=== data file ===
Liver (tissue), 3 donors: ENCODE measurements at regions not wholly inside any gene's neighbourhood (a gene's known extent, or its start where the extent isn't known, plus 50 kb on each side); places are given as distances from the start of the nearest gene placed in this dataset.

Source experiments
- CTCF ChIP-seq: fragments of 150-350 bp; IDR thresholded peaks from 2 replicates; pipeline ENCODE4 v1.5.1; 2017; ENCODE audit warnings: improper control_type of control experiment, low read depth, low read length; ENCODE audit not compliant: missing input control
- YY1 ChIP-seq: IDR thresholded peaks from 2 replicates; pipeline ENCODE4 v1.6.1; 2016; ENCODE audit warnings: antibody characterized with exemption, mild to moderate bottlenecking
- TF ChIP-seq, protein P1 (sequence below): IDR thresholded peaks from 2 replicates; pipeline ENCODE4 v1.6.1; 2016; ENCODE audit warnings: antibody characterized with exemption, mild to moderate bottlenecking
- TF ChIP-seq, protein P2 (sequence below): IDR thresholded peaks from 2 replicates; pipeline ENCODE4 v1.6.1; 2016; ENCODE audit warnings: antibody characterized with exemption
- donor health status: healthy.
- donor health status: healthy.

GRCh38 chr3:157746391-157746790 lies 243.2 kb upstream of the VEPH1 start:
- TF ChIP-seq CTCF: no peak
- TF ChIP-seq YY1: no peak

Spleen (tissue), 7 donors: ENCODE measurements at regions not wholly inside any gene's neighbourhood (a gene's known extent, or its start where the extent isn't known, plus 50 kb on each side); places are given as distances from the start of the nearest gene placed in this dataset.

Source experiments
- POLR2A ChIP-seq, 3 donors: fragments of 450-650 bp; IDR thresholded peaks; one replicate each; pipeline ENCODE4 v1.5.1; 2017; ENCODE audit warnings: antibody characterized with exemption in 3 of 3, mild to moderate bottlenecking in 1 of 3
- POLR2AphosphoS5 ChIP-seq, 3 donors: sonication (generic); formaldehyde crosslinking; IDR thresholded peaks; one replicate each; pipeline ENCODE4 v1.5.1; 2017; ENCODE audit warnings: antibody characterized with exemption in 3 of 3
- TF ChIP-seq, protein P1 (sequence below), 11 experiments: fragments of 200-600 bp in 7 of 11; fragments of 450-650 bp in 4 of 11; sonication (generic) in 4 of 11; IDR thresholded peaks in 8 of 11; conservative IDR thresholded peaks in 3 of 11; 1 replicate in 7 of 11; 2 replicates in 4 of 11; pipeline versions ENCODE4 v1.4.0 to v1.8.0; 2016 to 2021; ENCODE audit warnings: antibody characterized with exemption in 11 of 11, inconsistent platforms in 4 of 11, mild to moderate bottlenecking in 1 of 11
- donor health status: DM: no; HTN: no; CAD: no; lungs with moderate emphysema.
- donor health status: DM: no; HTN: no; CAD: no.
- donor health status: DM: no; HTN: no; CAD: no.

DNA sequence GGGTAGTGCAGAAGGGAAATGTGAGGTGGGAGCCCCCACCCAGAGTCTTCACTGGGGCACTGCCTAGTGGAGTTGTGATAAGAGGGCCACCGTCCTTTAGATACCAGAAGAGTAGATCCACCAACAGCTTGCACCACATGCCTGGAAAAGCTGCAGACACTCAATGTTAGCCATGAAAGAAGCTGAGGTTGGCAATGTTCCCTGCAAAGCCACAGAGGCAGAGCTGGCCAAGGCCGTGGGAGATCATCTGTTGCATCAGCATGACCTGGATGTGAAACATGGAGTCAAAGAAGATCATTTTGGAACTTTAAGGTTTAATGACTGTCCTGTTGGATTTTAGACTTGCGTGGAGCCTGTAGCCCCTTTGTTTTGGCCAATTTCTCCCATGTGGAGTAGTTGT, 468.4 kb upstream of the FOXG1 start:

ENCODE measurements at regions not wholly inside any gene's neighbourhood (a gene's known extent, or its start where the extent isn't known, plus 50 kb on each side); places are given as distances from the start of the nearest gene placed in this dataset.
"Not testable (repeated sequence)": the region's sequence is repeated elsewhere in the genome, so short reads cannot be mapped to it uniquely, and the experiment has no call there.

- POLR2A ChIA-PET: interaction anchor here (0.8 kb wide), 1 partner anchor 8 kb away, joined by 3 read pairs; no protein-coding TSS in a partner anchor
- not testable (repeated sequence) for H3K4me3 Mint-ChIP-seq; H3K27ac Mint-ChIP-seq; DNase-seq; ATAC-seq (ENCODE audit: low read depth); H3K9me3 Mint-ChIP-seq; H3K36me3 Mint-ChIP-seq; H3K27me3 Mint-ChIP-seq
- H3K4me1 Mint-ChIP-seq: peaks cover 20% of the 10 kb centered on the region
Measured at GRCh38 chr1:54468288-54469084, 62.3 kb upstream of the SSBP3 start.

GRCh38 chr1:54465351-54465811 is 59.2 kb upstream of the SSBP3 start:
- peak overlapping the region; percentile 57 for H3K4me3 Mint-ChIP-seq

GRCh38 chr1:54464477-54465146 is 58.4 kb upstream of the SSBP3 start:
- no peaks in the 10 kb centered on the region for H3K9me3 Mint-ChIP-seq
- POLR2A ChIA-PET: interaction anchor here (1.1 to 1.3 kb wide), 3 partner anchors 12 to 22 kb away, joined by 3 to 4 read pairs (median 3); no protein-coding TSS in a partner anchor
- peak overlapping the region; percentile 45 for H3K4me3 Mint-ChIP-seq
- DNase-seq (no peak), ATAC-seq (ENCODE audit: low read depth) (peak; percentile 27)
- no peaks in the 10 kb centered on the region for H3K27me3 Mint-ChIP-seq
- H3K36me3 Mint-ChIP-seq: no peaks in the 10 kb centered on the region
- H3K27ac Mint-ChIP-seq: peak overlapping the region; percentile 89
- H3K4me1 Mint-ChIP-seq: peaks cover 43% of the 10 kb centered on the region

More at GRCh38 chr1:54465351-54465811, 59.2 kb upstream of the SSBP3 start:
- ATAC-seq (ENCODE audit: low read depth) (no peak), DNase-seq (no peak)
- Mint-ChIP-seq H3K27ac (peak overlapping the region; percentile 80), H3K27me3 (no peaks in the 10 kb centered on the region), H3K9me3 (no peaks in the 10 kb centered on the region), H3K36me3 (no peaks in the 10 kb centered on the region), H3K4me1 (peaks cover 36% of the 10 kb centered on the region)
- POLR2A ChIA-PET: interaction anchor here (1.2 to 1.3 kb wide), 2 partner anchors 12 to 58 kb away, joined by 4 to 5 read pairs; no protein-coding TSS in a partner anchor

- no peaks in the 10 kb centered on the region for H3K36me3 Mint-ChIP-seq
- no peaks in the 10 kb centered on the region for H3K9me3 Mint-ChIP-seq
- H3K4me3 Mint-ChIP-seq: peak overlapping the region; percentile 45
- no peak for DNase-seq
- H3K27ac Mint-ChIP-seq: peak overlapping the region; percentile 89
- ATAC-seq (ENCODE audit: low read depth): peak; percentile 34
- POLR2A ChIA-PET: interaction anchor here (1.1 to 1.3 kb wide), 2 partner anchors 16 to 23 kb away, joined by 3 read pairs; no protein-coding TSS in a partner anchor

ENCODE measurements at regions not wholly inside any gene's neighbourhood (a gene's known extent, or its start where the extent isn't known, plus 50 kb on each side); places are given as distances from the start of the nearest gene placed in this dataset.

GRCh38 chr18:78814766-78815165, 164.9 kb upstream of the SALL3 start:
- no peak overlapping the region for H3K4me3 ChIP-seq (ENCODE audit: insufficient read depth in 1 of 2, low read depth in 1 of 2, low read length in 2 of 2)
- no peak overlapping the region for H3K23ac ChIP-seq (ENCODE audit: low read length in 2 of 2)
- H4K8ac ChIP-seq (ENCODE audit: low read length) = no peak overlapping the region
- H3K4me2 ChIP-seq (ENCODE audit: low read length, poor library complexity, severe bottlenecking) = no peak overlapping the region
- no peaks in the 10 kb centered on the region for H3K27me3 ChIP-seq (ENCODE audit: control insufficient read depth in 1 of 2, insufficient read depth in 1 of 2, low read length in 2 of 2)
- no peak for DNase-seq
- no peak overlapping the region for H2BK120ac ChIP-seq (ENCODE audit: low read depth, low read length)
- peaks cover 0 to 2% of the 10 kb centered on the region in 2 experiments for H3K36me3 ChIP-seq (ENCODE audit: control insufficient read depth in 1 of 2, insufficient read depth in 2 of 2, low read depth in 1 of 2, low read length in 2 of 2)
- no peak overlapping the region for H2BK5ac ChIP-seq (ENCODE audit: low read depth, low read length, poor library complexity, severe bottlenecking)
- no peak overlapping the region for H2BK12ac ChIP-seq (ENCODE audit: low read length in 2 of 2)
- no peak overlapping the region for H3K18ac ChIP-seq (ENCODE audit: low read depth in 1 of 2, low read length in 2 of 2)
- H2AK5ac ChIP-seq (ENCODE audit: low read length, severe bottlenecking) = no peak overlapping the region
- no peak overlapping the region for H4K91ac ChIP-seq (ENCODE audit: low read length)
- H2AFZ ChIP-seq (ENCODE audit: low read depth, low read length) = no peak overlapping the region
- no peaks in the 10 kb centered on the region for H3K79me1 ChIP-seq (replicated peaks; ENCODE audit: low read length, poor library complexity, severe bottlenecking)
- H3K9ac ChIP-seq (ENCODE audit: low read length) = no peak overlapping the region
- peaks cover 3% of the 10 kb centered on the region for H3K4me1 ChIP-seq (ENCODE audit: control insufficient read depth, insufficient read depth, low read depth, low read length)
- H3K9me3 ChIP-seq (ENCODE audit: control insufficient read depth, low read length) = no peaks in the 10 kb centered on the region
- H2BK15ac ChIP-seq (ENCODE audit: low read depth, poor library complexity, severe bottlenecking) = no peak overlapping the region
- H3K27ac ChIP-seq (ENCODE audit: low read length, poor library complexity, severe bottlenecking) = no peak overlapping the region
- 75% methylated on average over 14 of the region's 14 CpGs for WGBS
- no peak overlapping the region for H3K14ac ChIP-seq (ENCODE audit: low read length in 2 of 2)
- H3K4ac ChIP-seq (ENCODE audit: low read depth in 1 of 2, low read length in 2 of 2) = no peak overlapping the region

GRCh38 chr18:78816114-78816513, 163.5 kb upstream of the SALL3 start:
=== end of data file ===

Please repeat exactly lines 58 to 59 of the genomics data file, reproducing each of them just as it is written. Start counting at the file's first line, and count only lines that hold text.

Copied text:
- peaks cover 0 to 2% of the 10 kb centered on the region in 2 experiments for H3K36me3 ChIP-seq (ENCODE audit: control insufficient read depth in 1 of 2, insufficient read depth in 2 of 2, low read depth in 1 of 2, low read length in 2 of 2)
- no peak overlapping the region for H2BK5ac ChIP-seq (ENCODE audit: low read depth, low read length, poor library complexity, severe bottlenecking)